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22 January 2013

Want to know which employers are enrolled in E-Verify?

Great news: This information is just a click away!

USCIS has just launched its new E-Verify Employers Search Tool, which allows you to find employers currently enrolled in E-Verify.

The new tool lets you filter, sort and export results found during your search. Information you can find in it includes:
  • The employer’s business name;
  • Whether the employer is a federal contractor; and
  • The city and state where the employer is located.
E-Verify is a Web-based service that helps employers determine whether their newly hired employees are authorized to work in the United States. The new search tool replaces the lists of employers and federal contractors previously found in our E-Verify website.
Among those who will benefit from the E-Verify Employers Search Tool are F-1 students in programs related to science, technology, engineering and math (STEM) who plan to apply for a 17-month Optional Practical Training STEM Extension. These students may only work for employers enrolled in E-Verify.
USCIS will update the new search tool’s database each quarter.



At January 24, 2013 at 2:06:00 AM EST , Anonymous Anonymous said...


You and your office are engaged in doing so much to help all categories of non-immigrants. Thank you.

It is business for the universities to take international students as these students pay for their education without any grant or loans from the United States government. Their presence in the country stimulate the economy as they pay for their stay and living expenses. Most of the time it is money brought into the United States rather than money going out. Why then are these students treated so humanely by the American Consulates outside the United States when they apply for visas for re-entry into the United States. Why is the authority of USCIS issues them change of status within the United States questioned once they leave the country? Whys should the USCIS documents be made invalid.

My husband is an international student. In fact, he is an adult student who has been persevering his academic dream of a college education. Growing poor he did not have the opportunity. He went back to school at age 45 after he earned some money to pay for his education. In our home country at that time adult educaton was unheard of. So he was happy to fulfill his dream in the United States.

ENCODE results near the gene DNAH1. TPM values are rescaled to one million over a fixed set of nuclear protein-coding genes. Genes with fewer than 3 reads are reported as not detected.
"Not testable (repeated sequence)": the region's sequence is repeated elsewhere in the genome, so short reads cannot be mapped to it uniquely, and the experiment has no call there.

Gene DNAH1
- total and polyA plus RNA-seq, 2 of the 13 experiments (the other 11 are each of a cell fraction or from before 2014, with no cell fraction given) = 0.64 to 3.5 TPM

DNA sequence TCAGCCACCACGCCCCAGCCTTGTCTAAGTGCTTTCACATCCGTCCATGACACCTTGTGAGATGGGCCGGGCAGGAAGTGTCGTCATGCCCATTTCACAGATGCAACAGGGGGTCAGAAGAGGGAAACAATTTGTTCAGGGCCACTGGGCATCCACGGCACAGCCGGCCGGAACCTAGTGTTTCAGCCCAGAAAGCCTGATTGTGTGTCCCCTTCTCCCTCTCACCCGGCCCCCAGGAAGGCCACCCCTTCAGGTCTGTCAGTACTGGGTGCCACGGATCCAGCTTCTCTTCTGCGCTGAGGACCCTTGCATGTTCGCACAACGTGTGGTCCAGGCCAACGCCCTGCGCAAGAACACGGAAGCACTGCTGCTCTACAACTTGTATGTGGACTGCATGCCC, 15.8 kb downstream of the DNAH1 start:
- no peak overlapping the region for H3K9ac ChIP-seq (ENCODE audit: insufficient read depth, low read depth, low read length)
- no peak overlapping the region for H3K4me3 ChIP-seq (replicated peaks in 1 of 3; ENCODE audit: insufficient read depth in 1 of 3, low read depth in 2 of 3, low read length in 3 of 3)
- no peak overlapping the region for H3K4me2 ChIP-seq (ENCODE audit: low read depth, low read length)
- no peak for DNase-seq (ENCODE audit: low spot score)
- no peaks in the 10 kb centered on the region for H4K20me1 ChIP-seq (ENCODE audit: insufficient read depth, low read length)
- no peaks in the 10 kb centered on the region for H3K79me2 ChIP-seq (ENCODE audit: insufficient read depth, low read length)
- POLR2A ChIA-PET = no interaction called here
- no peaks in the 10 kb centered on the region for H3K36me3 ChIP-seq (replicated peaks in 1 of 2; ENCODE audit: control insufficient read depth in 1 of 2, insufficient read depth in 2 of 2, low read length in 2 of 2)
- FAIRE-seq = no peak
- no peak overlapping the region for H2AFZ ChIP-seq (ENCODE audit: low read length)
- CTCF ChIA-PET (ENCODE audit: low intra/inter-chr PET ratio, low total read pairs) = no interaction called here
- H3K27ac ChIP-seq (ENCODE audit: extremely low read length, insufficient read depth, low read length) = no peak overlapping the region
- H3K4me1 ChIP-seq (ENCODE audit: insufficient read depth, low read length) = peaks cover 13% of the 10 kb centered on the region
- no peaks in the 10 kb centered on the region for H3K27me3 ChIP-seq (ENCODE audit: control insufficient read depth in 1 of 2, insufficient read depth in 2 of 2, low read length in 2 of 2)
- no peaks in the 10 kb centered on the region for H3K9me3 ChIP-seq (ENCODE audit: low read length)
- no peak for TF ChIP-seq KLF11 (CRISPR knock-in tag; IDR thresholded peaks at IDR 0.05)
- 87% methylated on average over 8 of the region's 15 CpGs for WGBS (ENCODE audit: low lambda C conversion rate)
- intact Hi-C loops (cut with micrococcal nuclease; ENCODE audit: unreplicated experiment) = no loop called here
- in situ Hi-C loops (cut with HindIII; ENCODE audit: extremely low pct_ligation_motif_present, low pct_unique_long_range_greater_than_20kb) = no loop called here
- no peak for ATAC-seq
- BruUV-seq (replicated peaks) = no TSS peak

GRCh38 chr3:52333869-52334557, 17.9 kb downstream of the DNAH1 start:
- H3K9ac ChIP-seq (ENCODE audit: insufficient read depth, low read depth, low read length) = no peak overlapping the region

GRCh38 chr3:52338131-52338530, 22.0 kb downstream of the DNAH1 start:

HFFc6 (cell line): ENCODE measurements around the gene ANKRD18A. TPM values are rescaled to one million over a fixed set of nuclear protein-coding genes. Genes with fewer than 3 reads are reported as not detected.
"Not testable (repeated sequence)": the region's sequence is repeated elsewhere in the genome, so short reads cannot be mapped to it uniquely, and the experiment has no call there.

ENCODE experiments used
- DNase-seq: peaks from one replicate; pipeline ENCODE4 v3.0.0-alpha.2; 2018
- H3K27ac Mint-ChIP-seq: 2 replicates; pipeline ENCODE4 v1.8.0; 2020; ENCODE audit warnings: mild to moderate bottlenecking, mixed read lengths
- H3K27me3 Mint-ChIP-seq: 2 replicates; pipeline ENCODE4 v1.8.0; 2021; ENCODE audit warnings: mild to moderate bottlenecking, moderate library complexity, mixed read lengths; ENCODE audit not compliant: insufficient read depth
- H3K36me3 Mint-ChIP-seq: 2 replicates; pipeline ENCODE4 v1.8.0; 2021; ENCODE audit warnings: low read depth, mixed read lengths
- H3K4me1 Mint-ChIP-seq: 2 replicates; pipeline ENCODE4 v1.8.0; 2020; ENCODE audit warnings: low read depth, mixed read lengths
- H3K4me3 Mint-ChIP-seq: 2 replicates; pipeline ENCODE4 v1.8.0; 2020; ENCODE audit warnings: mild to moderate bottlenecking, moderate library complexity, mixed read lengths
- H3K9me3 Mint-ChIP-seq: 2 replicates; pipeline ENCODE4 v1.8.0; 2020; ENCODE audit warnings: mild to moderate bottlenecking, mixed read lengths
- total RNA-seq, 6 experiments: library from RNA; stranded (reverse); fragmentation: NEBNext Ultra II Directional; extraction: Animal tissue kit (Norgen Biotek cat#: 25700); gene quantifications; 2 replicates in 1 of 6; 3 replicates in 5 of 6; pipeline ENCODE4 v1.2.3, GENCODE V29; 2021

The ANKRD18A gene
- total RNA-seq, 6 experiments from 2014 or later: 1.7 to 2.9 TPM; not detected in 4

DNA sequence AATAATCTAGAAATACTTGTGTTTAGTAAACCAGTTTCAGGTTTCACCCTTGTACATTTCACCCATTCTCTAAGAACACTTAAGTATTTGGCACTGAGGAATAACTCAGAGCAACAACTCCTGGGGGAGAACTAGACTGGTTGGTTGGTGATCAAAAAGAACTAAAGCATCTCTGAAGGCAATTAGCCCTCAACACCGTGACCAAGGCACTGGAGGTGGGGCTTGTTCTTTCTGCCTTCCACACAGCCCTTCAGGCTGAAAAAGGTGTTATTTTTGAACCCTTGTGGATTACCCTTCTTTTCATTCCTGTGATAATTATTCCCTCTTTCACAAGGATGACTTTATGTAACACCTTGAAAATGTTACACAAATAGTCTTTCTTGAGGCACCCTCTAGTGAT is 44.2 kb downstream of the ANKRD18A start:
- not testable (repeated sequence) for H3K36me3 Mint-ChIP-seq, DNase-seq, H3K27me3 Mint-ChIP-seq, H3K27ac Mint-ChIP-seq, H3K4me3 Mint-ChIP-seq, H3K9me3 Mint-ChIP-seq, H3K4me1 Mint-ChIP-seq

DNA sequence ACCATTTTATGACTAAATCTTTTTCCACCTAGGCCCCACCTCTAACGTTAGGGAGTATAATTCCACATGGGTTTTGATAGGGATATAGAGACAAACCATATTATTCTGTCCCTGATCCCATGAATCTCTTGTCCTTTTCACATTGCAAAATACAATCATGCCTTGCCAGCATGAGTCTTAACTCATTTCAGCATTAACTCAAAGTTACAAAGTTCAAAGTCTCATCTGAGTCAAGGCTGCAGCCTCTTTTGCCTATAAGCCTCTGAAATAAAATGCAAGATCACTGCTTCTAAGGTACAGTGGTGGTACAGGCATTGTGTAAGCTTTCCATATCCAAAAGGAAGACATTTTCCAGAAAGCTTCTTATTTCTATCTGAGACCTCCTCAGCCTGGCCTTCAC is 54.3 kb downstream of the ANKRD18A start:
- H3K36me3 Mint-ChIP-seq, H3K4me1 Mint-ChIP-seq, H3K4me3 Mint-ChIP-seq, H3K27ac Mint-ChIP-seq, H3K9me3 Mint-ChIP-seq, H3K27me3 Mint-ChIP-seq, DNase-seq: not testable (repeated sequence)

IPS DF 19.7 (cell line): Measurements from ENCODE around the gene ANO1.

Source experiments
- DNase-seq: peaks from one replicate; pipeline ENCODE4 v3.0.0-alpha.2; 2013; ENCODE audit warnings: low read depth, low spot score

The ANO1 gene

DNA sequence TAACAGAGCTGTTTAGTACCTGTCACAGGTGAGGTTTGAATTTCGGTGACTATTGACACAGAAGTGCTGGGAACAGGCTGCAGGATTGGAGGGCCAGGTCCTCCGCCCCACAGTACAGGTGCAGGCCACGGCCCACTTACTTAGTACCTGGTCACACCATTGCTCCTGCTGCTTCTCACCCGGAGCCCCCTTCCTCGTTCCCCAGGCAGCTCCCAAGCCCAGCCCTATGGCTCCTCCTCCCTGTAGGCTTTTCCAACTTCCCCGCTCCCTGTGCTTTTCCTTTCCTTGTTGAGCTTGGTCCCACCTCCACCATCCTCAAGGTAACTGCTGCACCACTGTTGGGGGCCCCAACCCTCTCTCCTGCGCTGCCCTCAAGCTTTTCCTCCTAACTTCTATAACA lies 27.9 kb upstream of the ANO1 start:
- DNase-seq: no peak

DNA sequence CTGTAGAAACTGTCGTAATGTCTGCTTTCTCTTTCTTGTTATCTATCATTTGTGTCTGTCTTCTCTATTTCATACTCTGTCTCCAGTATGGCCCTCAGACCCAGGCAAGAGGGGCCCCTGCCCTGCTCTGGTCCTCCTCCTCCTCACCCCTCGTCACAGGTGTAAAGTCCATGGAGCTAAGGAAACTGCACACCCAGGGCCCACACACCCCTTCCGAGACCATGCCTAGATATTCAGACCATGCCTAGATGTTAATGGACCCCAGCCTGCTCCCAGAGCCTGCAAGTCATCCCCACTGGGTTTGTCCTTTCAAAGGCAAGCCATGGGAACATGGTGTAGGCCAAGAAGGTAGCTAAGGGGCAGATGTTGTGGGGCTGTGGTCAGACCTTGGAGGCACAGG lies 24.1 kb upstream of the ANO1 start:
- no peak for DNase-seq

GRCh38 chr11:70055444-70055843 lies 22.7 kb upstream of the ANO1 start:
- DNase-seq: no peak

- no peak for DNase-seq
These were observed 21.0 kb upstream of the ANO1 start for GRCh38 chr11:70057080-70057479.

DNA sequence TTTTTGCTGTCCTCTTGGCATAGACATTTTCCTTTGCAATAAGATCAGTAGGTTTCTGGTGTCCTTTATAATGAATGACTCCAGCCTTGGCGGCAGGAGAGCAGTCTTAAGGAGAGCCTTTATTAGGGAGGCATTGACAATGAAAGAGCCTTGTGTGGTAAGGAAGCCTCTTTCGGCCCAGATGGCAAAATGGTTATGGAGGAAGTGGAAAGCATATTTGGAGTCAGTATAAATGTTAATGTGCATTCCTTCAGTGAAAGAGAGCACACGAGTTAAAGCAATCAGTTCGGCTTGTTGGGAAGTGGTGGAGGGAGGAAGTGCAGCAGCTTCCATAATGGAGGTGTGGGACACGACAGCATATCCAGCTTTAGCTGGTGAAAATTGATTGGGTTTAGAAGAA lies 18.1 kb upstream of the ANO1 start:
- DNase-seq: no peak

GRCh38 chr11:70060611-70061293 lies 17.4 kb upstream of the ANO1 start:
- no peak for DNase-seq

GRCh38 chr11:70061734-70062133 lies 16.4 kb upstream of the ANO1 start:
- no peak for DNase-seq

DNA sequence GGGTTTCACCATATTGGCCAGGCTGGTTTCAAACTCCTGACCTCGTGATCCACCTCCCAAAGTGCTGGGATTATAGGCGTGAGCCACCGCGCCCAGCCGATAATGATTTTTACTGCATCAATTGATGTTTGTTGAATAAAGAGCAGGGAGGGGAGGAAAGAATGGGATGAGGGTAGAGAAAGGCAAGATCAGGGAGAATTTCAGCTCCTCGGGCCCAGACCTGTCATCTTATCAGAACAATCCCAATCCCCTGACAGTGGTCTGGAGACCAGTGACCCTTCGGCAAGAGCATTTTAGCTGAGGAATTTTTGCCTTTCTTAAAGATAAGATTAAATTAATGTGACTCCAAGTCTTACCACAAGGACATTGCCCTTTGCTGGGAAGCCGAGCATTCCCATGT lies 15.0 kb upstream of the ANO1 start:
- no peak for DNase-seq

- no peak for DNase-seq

Simultaneously, pursuing my husband's dream, we had a young daughter too to educate. We spent most of our savings and have been struggling but never gave up. Now my husband and daughter have a couple of years to go to fulfill their goals. As a dependent spouse I did not work. I looked after my family and supported them in their endeavors. Recently, I came to my home country to visit my dying mother. She passed away three weeks later. I was denied re-entry into the United States under INA 214(b). The Consul did not even ask a single question pertaining to ties to home country or even see any documents. On just his whim, he gave his decision. I have my own home and an investment property in my home country, my savings, my bank accounts whereas in the United States, my family and I have nothing - no property or assets. In America we have been living in a rental apartment. I have a sister who is a citizen and her son has joined the U.S. Navy but I have never asked her to sponsor me for a green card. She owns two food stores but we are not dependent on her or work for her. It may be viewed as foolish but yes, we have sacrificed a lot for this American education. Our goal has been to pursue our dream on merit and self-achievement. We have obeyed every law as applicable to international students. Yet, today I have been separated from my family. I feel I have been wronged by the American Consulate. Why? I had every legitimate document to prove my authenticity.

Sir, you have to protect the F1 students and their families from this continuous pain and trauma. Please do something and have a foolproof system in place so that the genuine students can be easily identified.

Thank you

At February 15, 2013 at 11:05:00 PM EST , Anonymous Anonymous said...

I totally agree and feel your pain. This denial to innocent people has got stop. It only seems that they want to collect money instead of supporting talented people who can be helpful for this company.

At February 27, 2013 at 2:24:00 PM EST , Anonymous JoeF said...

If people would indeed just go to real universities, things would likely be easier.
But there are unfortunately a lot of fraudulent applications, e.g., people applying for student visas for fake "universities", like TVU, Herguan, UNVA, etc. etc.
As always, these frauds result in problems for legitimate applicants as well. That's why it is important for everybody to spread the word to your fellow countrymen and -women to avoid doing anything fraudulent.


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